In sports, as in other aspects of life, there are losses that sting more than others. When a team you want to have win loses, the pain of that loss depends on various factors.
For me, it has much to do with the familiar adage, "They left everything on the field." Meaning, the team did all that it could to win. Maximum effort. Minimum mistakes. Playing hard. Playing smart.
If both teams leave everything on the field, I view that as a great game, one that neither side deserved to lose, but one team had to (unless the game is soccer, which sometimes ends in a tie).
But yesterday the University of Oregon football team lost to Oregon State in a fashion that left a lingering bad taste in my fan-mouth. They did leave something on the field: energy, wise decisions, good coaching, a will to win.
ESPN describes the ugly (if you're an Oregon fan) conclusion of the game.
CORVALLIS, Ore. -- — Isaiah Newell ran for the go-ahead touchdown with 8:11 remaining, and No. 22 Oregon State took advantage of critical mistakes in the fourth quarter by No. 10 Oregon to rally for a 38-34 victory Saturday.
The Beavers (9-3, 6-3 Pac-12, No 21 CFP) trailed 31-10 late in the third quarter and 34-17 early in the fourth, but the Ducks (9-3, 7-2, No. 9 CFP) gave their rivals a short field on three consecutive possessions. Oregon State converted all three drives into touchdowns without attempting a single pass.
"I felt like we won the Super Bowl," Oregon State receiver Tyjon Lindsey said.
Oregon missed out on a spot in the Pac-12 championship game when No. 12 Washington beat Washington State later Saturday. No. 14 Utah won a tiebreaker and will face No. 5 Southern California on Friday for the league title.
I started watching the game in a balanced frame of mind. I'm a fan of both the Oregon Ducks and the Oregon State Beavers. At first I had the attitude that I'd be equally happy no matter which team won.
But as the game went on, I realized that emotionally I was more attached to an Oregon win. After all, that way Oregon would play in the Pac-12 championship game against USC. Oregon State narrowly lost to USC in the regular season. I wanted to see how Oregon would fare against the Trojans.
And even if Oregon lost to USC in the championship game, there was a good chance USC would be in the national playoff top four teams. This meant Oregon could play in the Rose Bowl on January 2, which would be way cool.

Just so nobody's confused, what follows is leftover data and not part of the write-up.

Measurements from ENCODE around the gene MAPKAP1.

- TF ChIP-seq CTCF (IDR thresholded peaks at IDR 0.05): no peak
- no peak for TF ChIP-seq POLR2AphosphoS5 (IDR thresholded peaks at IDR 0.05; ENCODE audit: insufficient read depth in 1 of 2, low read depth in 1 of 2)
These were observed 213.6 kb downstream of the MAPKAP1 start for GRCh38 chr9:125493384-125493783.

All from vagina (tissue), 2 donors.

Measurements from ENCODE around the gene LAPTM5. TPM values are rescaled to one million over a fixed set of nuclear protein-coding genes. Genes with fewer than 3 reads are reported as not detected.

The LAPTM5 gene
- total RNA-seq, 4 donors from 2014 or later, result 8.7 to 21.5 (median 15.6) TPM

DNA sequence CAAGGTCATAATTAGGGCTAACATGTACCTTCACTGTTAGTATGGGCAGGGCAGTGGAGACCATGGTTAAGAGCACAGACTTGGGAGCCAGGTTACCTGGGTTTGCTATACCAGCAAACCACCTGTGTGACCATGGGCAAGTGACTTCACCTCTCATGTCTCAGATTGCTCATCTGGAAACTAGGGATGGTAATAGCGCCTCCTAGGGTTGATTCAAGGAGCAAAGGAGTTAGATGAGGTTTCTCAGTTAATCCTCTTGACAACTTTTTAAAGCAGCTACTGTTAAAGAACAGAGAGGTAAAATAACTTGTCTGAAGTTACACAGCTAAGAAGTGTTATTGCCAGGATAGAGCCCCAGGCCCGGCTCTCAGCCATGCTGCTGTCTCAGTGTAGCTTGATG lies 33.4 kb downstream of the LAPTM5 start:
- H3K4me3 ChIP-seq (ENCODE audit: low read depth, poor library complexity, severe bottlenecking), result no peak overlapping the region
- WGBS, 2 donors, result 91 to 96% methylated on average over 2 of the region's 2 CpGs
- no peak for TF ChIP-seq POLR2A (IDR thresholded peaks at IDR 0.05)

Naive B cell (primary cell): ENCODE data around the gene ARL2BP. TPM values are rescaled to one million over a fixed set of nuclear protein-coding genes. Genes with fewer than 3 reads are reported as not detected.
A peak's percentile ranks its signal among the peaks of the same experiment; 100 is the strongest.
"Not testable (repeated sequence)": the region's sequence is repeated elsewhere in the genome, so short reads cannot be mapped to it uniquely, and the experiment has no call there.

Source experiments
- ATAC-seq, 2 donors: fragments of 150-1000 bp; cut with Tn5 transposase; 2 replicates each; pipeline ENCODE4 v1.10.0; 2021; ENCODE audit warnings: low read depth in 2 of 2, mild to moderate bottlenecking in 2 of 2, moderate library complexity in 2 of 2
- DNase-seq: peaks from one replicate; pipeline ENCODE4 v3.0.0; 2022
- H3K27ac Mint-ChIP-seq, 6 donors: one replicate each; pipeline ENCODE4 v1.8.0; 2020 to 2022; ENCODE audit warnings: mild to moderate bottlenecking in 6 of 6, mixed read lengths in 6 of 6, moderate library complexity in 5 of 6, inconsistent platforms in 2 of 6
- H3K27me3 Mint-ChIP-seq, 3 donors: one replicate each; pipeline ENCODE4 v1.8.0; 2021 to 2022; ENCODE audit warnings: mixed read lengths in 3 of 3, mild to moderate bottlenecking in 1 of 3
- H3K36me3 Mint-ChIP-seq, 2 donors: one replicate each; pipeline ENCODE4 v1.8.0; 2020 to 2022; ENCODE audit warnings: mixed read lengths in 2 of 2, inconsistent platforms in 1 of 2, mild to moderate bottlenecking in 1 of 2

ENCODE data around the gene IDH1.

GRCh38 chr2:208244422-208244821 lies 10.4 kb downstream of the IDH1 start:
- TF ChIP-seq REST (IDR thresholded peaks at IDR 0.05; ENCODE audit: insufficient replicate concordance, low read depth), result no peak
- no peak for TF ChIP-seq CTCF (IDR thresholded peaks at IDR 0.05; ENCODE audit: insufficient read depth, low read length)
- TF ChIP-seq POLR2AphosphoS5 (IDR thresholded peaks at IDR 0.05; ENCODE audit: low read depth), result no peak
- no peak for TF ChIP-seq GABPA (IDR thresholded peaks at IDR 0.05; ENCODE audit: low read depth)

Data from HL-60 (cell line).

So I found myself hoping that Oregon would manage to eke out a win against Oregon State even as the Beavers were mounting a furious comeback that I found inspiring.
The blame for the loss falls on a lot of Oregon shoulders. However, sports writer John Canzano singled out Coach Lanning for some special blame, and athletic director Rob Mullens for some extra-special blame.
Oregon did a lot wrong on the way to losing this game. The Ducks had a punt blocked, they botched a second punt attempt, and Lanning decided in the fourth quarter that going for it on fourth down and 1 from his own 29-yard-line was a good idea.
It was a lousy idea.
Especially when you consider Lanning made a similar error from his side of the field, just two weeks earlier in losing to Washington. This time, he wasn’t doing it against a porous defense. He was trying it against the Pac-12’s best run defense, while holding a three-point lead, and with his quarterback hobbling.
Bo Nix was tossed for a one-yard loss.
The play foreshadowed another bad loss — the game itself.
...I’m still trying to wrap my head around what we saw at Reser Stadium. Oregon State deserves big-time credit. I wrote about the Beavers unthinkable path to victory in my post-game column.
Smith’s team demonstrated exceptional resilience. It overcame terrible officiating and three turnovers. It endured a horrendous start to the second half and walked off winners. But the focus now is on the hand-wringing currently going on at Oregon.
The Beavers overcame that massive second-half deficit against the youngest coaching staff in major college football. They did so with only 60 passing yards. Blame Dan Lanning for some of it? Sure. He was reckless. But the big-dollar donors at Oregon did not. Instead, they turned their post-game ire toward the athletic director who hired him — Rob Mullens.
It wasn’t just a lost football game on Saturday. The Ducks let a potential Rose Bowl slip through their fingers. They saw millions in revenue evaporate. They lost recruiting advantages, took a brand hit, and were embarrassed on television.
The donors don’t really blame Lanning. They expected growing pains. It’s not his fault he was put in charge. One of them compared the Oregon football operation to a $200,000 Bentley, handed to an inexperienced driver. Do you blame the young driver for dinging up the car? Or the person who gave him the keys?
“It was fraught with risk,” said one booster.
The donors are instead focused on Mullens, the AD, for hiring a coaching staff that looked in over its head on Saturday. They blame him.
Said a second long-time UO donor: “I’m not even mad about the game. I’m mad that it was predictable and the person in charge allowed it to be.”
Well, both Oregon and Oregon State have one more bowl game to play. One projection has Oregon in the December 28 Holiday Bowl against North Carolina, and Oregon State in the December 30 Sun Bowl against Louisville.
Not bad. But for Oregon, way worse than what would have been if they'd left everything on the field yesterday.